(musical instrument). There are two other smaller statues of the leader in sitting and standing posture. Personal life Kalam was the youngest of five siblings, the eldest of whom was a sister, Asim Zohra (d. 1997), followed by three elder brothers: Mohammed Muthu Meera Lebbai Maraikayar (born 4 November 1916),[119] Mustafa Kalam (d. 1999) and Kasim Mohammed (d. 1995).[120] He was extremely close to his elder siblings and their extended families throughout his life, and would regularly send small sums of money to his older relations, himself remaining a lifelong bachelor.[120][121] Kalam was noted for his integrity and his simple lifestyle.[121] He never owned a television, and was in the habit of rising at 6:30 or 7 a.m and sleeping by 2 a.m.[122] His few personal possessions included his books, his veena, some articles of clothing, a CD player and a laptop; at his death, he left no will, and his possessions went to his eldest brother, who survived him.[123][124] In the 2011 Hindi film I Am Kalam, Kalam is portrayed as a positive influence on a poor but bright Rajasthani boy named Chhotu, who renames himself Kalam in honour of his idol.[125] Religious and spiritual views Religion and spirituality were very important to Kalam throughout his life.[126] In fact, he made his own spiritual journey the subject of his final book, Transcendence: My Spiritual Experiences with Pramukh Swamiji.[127][128] Islam A proud and practising Muslim, daily namāz and fasting during Ramadan were integral to Kalam's life.[9][129][130] His father, the imam of a mosque in his hometown of Rameswaram, had strictly instilled these Islamic customs in his children.[9] His father had also impressed upon the young Kalam the value of interfaith respect and dialogue. As Kalam recalled: "Every evening, my father A.P. Jainulabdeen, an imam, Pakshi Lakshmana Sastry, the head priest of the Ramanathaswamy Hindu
Hindu
temple, and a church priest used to sit with hot tea and discuss the issues concerning the island."[127][131] Such early exposure convinced Kalam that the answers to India's multitudinous issues lay in "dialogue and cooperation" among the country's religious, social, and political leaders.[129] Moreover, since Kalam believed that "respect for other faiths" was one of the key cornerstones of Islam, he was fond of saying: "For great men, religion is a way of making friends; small people make religion a fighting tool."[132] Syncretism One component of Kalam's widespread popularity among diverse groups in India, and an enduring aspect of his legacy, is the syncretism he embodied in appreciating various elements of the many spiritual and cultural traditions of India.[129][130][133][134] In addition to his faith in the Koran and Islamic practice, Kalam was well-versed in Hindu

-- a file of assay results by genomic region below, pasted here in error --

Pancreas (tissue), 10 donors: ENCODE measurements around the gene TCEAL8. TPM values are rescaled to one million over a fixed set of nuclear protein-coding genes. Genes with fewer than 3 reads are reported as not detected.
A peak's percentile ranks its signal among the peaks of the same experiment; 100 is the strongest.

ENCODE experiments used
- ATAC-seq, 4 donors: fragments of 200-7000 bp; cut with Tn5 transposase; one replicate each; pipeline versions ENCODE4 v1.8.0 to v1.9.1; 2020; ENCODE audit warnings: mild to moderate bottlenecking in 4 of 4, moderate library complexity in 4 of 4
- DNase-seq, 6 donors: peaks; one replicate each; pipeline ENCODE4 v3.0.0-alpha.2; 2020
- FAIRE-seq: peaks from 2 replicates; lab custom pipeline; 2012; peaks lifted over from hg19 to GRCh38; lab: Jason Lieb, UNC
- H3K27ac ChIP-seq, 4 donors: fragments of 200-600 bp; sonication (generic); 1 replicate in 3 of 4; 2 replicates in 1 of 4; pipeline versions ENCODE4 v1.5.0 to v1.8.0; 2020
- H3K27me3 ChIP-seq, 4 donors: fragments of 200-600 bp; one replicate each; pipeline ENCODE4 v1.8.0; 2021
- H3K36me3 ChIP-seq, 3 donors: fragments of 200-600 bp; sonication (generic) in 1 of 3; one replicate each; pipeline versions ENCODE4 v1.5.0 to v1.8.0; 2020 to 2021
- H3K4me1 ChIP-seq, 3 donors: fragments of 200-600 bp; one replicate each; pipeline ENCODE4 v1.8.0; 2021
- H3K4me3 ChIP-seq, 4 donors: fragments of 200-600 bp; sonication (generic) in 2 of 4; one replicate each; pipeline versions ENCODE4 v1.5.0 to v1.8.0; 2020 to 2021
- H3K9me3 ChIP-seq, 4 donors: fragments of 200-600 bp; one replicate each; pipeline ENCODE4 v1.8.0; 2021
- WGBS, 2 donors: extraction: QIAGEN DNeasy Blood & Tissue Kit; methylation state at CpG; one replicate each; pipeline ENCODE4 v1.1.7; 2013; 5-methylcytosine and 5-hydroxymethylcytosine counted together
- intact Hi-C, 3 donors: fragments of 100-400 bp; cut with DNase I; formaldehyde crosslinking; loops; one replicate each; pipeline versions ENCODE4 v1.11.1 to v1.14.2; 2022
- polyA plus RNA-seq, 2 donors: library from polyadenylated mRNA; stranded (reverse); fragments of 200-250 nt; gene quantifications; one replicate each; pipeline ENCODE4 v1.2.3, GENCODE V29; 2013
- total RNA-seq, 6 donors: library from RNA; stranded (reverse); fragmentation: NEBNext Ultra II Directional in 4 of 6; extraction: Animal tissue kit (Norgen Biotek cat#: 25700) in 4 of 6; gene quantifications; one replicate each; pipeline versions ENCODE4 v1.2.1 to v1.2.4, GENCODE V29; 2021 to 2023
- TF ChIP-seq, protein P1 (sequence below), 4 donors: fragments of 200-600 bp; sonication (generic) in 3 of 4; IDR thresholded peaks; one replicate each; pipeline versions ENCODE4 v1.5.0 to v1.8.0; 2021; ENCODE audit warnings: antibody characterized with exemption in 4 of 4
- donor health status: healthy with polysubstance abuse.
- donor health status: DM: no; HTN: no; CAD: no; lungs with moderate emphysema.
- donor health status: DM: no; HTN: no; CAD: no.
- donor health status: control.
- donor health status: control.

Hindu
traditions; he learnt Sanskrit,[135][136] read the Bhagavad Gita[137][138] and he was a vegetarian.[139] Kalam also enjoyed writing Tamil poetry, playing the veena (a South Indian string instrument),[140] and listening to Carnatic devotional music every day.[130] In 2002, in one of his early speeches to Parliament after becoming President, he reiterated his desire for a more united India, stating that "[d]uring the last one year I met a number of spiritual leaders of all religions ... [and] I would like to endeavour to work for bringing about unity of minds among the divergent traditions of our country".[133] Describing Kalam as a unifier of diverse traditions, Congress leader Shashi Tharoor
Shashi Tharoor
stated, "Kalam was a complete Indian, an embodiment of the eclecticism of India's heritage of diversity".[130] BJP leader L. K. Advani
L. K. Advani
concurred that Kalam was "the best exemplar of the Idea of India, one who embodied the best of all the cultural and spiritual traditions that signify India's unity in immense diversity. This was most strikingly evident in the second-to-last book he published, presciently titled Transcendence: My Spiritual Experiences with Pramukh Swami.[134] Pramukh Swami